Did you know that a creditor could possibly empty your bank account in seeking moneys that you owe them? Before you rush off to pull your money out and keep it safe, know that a creditor has to go through a lengthy legal process before it can take this action, which is known as a bank garnishment.
Before a creditor can garnish bank accounts, it must first usually receive a judgment against you. A judgment is a court order stating that you owe the money in question to the creditor. Before the judgment can be entered against you, the creditor has to file it through the court and you must be served with the judgment. This usually involves the creditor mailing you a copy and a sheriff's office employee serving you with a copy.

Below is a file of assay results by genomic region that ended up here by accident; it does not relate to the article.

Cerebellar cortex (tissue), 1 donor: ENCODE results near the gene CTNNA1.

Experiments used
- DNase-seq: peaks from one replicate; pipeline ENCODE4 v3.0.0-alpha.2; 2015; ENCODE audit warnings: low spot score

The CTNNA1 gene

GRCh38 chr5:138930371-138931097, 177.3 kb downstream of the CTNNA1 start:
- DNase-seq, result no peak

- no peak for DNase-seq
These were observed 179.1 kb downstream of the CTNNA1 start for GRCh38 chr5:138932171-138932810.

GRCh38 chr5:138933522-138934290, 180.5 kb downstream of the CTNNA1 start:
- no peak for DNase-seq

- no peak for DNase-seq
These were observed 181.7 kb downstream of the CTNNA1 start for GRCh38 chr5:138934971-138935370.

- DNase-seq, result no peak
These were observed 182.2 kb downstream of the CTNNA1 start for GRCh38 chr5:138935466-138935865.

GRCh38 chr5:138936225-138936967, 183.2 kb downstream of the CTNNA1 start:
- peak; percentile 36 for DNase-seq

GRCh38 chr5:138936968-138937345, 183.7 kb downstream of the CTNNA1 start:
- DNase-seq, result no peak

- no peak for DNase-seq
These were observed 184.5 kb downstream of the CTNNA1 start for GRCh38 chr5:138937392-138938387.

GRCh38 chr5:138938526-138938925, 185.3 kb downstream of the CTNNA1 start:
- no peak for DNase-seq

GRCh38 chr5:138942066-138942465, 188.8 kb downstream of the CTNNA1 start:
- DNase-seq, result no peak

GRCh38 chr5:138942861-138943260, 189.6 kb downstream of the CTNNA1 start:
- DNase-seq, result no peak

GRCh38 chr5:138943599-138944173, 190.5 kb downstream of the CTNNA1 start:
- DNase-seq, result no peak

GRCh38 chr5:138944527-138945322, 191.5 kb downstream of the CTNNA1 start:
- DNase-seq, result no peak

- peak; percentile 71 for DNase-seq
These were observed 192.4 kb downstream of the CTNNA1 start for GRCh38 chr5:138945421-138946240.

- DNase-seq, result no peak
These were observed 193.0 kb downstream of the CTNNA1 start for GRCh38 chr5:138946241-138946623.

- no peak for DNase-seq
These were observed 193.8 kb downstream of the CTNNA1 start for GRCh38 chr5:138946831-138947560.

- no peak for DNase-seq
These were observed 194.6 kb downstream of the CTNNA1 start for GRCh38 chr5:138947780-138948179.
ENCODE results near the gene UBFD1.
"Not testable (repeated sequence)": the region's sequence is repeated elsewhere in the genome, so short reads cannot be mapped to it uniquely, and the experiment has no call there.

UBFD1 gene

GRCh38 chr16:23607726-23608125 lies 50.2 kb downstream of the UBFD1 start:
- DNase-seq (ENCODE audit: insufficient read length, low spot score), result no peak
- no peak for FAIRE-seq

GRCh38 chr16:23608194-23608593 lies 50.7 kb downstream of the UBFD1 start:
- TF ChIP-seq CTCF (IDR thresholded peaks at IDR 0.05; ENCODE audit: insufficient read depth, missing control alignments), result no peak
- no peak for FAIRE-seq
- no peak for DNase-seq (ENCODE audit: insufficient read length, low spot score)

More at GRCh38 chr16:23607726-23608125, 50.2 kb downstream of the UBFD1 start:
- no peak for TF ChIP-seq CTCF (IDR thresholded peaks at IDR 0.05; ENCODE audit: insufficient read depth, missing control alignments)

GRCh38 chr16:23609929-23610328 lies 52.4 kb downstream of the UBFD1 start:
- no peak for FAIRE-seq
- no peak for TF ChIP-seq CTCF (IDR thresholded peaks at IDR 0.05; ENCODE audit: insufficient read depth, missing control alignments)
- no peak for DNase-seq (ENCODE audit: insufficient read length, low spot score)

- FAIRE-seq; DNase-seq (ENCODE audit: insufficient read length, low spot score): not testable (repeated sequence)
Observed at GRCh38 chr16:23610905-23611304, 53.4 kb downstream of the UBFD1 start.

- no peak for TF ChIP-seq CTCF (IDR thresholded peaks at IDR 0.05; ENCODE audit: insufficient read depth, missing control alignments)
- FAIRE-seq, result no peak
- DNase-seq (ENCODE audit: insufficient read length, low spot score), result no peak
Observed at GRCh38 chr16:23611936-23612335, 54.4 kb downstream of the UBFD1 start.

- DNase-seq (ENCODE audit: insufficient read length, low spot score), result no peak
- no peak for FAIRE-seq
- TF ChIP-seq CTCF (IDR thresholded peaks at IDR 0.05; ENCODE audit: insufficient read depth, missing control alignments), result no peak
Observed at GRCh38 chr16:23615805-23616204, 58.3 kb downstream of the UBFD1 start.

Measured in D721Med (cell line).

If you believe you don't owe the money, then the judgment hearing is the time to dispute it. If you do owe the money, then you might try to make arrangements to pay the creditor before the judgment hearing.
Once the judgment is entered, the creditor usually has to wait a certain amount of time and then can file a garnishment on any bank accounts you own. A hold will be put on your account and kept in place until a hearing in the matter.
If you are facing a judgment or have already had a judgment entered against you, you do have options even if you can't pay the debt. One of those options might be Chapter 7 bankruptcy. Filing for Chapter 7 puts an automatic stay in place, stopping any collection activity, including judgments and garnishments. To understand if you are eligible for Chapter 7 bankruptcy, speak with a bankruptcy lawyer.